Friday, July 28, marks World Hepatitis Day 2023. This year’s theme is “We’re Not Waiting,” and emphasizes the millions of people living with viral hepatitis who can’t wait for lifesaving screening, vaccination, treatment and more.

“Every year, more than a million lives are lost to hepatitis,” according to “We’re not waiting for change—we’re fighting to make it happen.”

Spearheaded by the World Hepatitis Alliance (WHA), World Hepatitis Day promotes various ways to educate people about hepatitis and effect change in diagnosis and treatment rates.

Every 30 seconds, someone in the world dies of an illness related to viral hepatitis despite available prevention, testing and treatment options, according to the WHA.

This year’s World Hepatitis Day theme stresses the need for timely and consistent testing and treatment for people who need it. According to the website notes those who cannot delay action:

  • People unaware that they are living with viral hepatitis can’t wait for testing.
  • People living with hepatitis can’t wait for lifesaving treatments.
  • Expectant mothers can’t wait for hepatitis screening and treatment.
  • Newborn babies can’t wait for birth dose vaccination.
  • People affected by hepatitis can’t wait to end stigma and discrimination.
  • Community organizations can’t wait for greater investment.
  • Decision makers can’t wait and must act now to make hepatitis elimination a reality through political will and funding.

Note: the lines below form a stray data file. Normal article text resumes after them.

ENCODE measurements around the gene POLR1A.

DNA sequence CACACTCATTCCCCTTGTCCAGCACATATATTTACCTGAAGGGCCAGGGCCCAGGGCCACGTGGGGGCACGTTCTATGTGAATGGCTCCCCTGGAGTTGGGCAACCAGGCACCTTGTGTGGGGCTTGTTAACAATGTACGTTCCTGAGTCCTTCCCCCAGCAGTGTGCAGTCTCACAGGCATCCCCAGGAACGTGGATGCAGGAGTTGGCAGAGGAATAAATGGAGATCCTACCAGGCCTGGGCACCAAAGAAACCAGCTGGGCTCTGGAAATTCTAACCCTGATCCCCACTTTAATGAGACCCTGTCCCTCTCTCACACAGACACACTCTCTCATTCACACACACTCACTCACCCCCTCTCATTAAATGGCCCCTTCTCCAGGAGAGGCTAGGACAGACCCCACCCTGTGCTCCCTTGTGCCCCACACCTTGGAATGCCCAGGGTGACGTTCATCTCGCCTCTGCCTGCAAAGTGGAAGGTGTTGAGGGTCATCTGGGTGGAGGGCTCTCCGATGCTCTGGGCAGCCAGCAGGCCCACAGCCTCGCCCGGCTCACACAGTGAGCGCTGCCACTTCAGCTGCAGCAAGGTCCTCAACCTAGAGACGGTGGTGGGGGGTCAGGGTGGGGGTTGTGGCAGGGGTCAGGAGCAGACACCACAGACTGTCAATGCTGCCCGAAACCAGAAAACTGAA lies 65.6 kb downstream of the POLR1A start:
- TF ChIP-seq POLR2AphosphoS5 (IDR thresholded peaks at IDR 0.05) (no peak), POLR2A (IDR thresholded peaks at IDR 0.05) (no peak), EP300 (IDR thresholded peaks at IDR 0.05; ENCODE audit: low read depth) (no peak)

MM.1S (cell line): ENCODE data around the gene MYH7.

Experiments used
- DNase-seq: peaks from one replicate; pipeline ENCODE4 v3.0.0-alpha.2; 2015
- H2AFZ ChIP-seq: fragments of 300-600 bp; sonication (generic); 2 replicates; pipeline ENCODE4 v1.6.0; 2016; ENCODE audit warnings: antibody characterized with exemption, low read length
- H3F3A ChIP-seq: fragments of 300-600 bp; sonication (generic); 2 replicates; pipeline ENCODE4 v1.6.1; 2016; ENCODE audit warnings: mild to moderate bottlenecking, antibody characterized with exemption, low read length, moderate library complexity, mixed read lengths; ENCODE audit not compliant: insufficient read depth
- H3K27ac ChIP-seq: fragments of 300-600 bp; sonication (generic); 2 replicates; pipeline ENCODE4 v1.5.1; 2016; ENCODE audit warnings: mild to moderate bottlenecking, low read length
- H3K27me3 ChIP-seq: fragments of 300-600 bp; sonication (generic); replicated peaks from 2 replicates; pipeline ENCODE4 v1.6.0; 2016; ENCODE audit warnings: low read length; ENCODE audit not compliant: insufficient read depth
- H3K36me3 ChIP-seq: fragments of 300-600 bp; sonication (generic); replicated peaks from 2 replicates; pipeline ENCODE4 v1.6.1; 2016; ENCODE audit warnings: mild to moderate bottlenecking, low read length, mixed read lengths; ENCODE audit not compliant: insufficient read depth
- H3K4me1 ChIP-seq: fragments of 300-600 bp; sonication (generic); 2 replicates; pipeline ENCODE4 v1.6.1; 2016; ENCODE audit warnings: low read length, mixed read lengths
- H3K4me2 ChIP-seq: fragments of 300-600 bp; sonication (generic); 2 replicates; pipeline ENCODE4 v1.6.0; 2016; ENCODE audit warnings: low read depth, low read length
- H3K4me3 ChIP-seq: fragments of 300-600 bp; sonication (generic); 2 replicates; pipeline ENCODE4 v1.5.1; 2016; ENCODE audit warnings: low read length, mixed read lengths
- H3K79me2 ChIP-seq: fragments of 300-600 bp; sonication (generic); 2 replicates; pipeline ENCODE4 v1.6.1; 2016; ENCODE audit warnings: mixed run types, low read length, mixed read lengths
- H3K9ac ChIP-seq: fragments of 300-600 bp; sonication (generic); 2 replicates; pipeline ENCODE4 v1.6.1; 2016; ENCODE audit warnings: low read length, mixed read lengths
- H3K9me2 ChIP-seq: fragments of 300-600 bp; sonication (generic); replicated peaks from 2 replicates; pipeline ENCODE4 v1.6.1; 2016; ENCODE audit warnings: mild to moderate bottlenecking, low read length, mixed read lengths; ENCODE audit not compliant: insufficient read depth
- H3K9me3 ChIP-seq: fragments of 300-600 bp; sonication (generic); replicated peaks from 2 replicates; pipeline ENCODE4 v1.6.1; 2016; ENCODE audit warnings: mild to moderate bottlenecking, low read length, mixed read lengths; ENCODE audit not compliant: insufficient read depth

Click here for information on World Hepatitis Day campaign guidelines and steps you can take to fight hepatitis, including sharing downloadable infographics and signing a pledge to demonstrate your commitment to eliminating hepatitis.

Hepatitis refers to an inflammation of the liver. Five major types of the virus can cause hepatitis: A, B, C, D and E. Hepatitis B and C can be chronic, life-threatening illnesses, though hep C is treatable.

According to the WHA, hepatitis B and C cause about 1.4 million deaths each year. These two viruses are also responsible for two out of three liver cancer deaths.

In the United States, viral hepatitis is common among people living with HIV. For example, approximately 25% of Americans who have HIV also live with hep C.

To learn more about viral and other forms of hepatitis, visit A great place to start is the Introduction to Hepatitis Basics.